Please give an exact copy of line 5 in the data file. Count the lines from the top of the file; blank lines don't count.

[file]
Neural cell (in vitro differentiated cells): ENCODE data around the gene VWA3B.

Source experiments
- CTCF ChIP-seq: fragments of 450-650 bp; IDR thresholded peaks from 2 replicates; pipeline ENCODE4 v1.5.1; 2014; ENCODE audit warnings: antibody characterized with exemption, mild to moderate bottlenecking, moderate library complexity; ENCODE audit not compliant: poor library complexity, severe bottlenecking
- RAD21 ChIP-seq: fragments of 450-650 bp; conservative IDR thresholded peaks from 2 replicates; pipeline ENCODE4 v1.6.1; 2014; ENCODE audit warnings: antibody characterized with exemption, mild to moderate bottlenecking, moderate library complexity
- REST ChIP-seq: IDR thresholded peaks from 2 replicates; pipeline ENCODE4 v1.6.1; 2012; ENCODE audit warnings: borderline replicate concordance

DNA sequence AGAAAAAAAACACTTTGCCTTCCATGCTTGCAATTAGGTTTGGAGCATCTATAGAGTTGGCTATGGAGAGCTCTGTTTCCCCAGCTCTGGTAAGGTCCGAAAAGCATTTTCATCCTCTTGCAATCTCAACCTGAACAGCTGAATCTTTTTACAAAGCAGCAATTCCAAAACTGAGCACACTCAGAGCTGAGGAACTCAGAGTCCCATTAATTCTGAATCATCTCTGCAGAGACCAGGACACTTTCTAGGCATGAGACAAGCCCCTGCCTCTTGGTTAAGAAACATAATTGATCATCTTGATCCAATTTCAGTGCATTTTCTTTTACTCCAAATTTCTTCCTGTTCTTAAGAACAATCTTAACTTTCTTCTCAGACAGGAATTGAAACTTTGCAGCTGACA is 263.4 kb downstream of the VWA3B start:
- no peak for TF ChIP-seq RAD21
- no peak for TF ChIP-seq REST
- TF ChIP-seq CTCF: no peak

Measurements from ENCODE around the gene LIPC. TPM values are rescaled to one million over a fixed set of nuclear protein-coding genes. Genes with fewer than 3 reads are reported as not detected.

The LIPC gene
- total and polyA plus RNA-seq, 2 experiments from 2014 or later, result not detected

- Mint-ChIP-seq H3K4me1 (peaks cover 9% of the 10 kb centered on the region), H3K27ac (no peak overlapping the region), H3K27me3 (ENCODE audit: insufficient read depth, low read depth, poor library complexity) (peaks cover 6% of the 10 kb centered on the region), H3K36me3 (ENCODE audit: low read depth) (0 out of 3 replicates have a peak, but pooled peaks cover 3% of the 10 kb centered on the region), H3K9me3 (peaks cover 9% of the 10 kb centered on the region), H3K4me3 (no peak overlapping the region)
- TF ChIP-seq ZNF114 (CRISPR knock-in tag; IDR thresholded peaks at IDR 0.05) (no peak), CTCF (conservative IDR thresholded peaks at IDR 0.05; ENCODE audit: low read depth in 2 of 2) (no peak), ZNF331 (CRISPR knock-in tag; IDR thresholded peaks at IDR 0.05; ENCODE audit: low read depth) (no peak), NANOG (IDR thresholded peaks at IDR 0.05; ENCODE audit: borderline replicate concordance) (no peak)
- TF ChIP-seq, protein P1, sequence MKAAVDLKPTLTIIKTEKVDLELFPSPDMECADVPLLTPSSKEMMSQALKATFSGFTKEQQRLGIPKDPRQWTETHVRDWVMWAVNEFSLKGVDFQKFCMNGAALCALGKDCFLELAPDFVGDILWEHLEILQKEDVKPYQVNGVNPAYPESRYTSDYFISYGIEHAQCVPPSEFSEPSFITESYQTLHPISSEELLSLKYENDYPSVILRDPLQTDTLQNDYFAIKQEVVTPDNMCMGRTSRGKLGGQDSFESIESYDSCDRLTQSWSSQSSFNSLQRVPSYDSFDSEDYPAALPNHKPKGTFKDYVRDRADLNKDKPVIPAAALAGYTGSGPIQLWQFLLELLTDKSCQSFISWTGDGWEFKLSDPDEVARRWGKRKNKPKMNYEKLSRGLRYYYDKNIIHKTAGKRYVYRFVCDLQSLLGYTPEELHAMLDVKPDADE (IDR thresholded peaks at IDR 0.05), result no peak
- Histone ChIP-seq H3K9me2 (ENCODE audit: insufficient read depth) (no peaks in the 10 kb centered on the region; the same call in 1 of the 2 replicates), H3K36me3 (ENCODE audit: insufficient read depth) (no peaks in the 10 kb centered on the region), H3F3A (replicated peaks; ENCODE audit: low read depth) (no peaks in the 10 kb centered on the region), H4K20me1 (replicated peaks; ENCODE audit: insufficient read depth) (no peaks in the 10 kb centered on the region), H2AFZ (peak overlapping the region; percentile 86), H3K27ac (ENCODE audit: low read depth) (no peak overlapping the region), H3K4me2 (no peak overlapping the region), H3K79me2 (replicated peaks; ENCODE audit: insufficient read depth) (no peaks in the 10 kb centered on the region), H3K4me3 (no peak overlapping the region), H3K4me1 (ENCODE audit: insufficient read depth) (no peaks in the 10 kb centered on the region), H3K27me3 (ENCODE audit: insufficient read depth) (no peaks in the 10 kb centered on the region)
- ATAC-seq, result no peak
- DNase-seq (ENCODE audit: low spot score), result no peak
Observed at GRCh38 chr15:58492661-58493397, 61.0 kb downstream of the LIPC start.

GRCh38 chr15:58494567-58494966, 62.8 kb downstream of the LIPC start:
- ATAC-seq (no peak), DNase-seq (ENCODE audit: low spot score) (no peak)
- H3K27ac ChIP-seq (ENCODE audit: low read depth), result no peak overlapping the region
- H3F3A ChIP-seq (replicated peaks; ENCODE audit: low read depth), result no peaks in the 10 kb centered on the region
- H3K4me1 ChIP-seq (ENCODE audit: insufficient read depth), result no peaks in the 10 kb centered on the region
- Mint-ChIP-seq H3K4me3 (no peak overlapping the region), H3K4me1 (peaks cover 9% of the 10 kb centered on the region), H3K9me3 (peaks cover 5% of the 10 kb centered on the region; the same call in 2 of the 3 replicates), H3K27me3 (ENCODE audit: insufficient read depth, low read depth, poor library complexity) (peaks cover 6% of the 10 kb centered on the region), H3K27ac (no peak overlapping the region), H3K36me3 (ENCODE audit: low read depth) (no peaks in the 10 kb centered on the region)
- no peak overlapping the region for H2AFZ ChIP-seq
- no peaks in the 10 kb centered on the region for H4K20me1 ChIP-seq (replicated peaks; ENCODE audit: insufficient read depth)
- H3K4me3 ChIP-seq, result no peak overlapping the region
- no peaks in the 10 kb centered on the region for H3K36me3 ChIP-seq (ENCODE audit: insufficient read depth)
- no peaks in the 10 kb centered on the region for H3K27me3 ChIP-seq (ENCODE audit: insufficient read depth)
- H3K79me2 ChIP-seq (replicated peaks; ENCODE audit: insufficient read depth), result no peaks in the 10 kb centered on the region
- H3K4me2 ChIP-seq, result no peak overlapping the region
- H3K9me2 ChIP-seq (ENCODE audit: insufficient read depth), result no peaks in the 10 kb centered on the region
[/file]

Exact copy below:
- REST ChIP-seq: IDR thresholded peaks from 2 replicates; pipeline ENCODE4 v1.6.1; 2012; ENCODE audit warnings: borderline replicate concordance